Review of What Happens When You Get Multiple DUI's
Misdemeanor DUI cases under California Vehicle Code 23152 VC include most DUI arrest even if there was an accident and nobody was injured. They also include first, second, and third DUI cases within 10 years of each other.
There are two primary DUI statutes that are used by prosecutors. Vehicle Code 23152(a) VC, which makes it a crime to drive under the influence of alcohol. Vehicle Code 23152(b) VC, which makes a crime to drive with a BAC of .08% or higher.
Most people who are arrested for driving under the influence in California are charged with both of these sections. Vehicle Code 23152(f) VC covers driving under the influence of drugs.
There are certain factors that make a DUI a felony, such as a car accident with injuries or death, having a fourth driving under the influence within 10 years, and having a DUI with a prior felony conviction.
Multiple DUI offenses are a significant concern beyond the individual impact of each DUI conviction and sentence.
As noted, a first DUI conviction without aggravating circumstances is ordinarily a California misdemeanor, along with informal probation for up to five years.
Second and third DUI convictions without aggravating circumstances are likewise ordinarily California misdemeanors.
Yet, the number of DUI offenses of which the courts convict a defendant affects the defendant's conviction and sentence.
In general, the more DUIs one commits, the worse the charges and punishments become. Our Los Angeles criminal defense lawyers are providing a closer look at the laws below.
DUI First Offense
California Vehicle Code 23538 VC and the following sections state the punishments for first, second, third, and subsequent DUI offenses.
Under Vehicle Code 23538 VC and related law, the punishment for a first DUI offense is:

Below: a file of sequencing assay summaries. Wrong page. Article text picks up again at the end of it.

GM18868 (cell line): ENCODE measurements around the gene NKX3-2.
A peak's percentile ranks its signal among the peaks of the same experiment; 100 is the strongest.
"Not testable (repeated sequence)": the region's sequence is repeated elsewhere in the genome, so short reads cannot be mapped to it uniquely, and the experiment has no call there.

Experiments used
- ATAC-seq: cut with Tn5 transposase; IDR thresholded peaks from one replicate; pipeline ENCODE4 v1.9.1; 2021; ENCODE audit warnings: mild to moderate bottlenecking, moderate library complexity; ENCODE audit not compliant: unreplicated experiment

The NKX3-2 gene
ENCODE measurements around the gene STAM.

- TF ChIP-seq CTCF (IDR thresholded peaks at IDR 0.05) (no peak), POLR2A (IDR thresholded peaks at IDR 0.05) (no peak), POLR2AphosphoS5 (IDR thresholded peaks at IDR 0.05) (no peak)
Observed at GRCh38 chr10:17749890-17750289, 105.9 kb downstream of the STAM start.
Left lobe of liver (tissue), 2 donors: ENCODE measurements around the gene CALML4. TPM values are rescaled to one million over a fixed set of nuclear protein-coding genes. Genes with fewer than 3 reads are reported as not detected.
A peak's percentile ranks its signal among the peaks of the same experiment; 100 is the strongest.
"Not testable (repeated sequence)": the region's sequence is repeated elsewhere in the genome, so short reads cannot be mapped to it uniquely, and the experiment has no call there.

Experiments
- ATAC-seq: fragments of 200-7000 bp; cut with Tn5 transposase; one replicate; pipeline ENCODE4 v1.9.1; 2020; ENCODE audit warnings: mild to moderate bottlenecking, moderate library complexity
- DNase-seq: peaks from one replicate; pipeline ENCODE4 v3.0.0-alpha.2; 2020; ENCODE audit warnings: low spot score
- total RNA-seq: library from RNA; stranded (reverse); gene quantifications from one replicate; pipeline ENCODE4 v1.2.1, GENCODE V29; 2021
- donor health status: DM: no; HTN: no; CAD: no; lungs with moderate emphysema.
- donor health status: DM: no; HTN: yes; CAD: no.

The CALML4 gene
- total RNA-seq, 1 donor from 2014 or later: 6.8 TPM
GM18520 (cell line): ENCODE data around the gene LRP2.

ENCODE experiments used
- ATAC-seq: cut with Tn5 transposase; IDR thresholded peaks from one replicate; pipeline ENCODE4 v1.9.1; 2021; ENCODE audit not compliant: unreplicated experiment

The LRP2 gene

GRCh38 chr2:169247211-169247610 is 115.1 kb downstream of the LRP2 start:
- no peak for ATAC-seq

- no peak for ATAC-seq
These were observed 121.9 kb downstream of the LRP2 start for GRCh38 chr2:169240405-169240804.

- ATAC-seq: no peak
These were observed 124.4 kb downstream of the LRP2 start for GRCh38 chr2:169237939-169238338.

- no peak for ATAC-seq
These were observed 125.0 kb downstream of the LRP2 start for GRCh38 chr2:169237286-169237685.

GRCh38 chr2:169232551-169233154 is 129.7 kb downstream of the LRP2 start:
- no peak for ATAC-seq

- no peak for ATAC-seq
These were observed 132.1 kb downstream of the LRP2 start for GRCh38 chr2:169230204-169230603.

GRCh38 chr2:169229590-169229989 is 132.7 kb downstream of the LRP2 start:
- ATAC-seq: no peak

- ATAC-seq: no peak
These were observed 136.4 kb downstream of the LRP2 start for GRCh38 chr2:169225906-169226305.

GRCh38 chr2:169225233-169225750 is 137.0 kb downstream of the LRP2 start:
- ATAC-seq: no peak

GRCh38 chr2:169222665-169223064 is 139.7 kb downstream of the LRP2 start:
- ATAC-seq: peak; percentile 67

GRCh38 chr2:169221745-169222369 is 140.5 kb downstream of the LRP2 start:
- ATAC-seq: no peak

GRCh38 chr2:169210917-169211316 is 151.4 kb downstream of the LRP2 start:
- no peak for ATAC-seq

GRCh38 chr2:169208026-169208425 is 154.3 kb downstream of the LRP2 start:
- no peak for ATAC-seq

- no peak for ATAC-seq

- up to six months in jail,
- a fine between $390 and $1,000,
- license suspension of 4 month or longer,
- informal or summary probation for three to five years, and
- three or nine months of education program,
- possible installation of ignition interlock device.
Fees, charges, and penalty assessments may increase the costs up to $3,600. The court may also order a vehicle ignition interlock device for six months or suspend the defendant's driver's license for six to ten months, with following license restrictions.
Defendant could obtain a restricted driver's license that would allow them to drive to work and back.
DUI Second Offense
California Vehicle Code 23440 VC and related laws increase the potential jail time for a second DUI offense and impose a minimum jail time if the second offense occurs within ten years of the prior offense.
The punishment for a second DUI offense is:
- not less than ninety-six hours in jail and up to one year in jail,
- fines range remains the same as a first offense, not less than $390 nor more than $1,000, although the court is likely to impose a larger fine within that range than for a first offense,
- defendant must complete eighteen or thirty months of DUI school, and
- maintain a vehicle ignition interlock device for one year, or
- face driver's license suspension for two years, convertible to a restricted license after one year.
Fees, charges, and penalty assessments can increase the total costs to $4,000. You can already see from this information above that the consequences of a DUI conviction increase with each conviction within a period of ten years.
This 10-year period also includes wet reckless convictions in California and out-of-state DUI convictions, if committed in this state, would be considered a DUI.
DUI Third Offense
California Vehicle Code 23546 VC and related law increase the minimum jail time for a third DUI offense within ten years of two prior DUI offenses to 120 days:
- maximum jail time remains one year,
- Fines also remain the same at between $390 and $1,000 for a third offense, with a larger fine more likely compared to that for a first or second DUI offense,
- defendant must complete thirty months of DUI school, and
- maintain a vehicle ignition interlock device for two years, or the defendant will suffer license suspension for three years.